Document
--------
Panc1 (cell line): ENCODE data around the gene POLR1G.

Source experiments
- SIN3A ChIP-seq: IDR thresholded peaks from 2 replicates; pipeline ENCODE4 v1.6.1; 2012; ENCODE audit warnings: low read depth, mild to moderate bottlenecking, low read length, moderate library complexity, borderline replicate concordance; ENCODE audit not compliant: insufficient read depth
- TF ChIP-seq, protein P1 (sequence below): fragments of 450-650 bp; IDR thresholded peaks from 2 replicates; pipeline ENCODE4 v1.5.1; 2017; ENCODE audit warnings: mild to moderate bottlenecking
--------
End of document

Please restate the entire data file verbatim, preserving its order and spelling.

Panc1 (cell line): ENCODE data around the gene POLR1G.

Source experiments
- SIN3A ChIP-seq: IDR thresholded peaks from 2 replicates; pipeline ENCODE4 v1.6.1; 2012; ENCODE audit warnings: low read depth, mild to moderate bottlenecking, low read length, moderate library complexity, borderline replicate concordance; ENCODE audit not compliant: insufficient read depth
- TF ChIP-seq, protein P1 (sequence below): fragments of 450-650 bp; IDR thresholded peaks from 2 replicates; pipeline ENCODE4 v1.5.1; 2017; ENCODE audit warnings: mild to moderate bottlenecking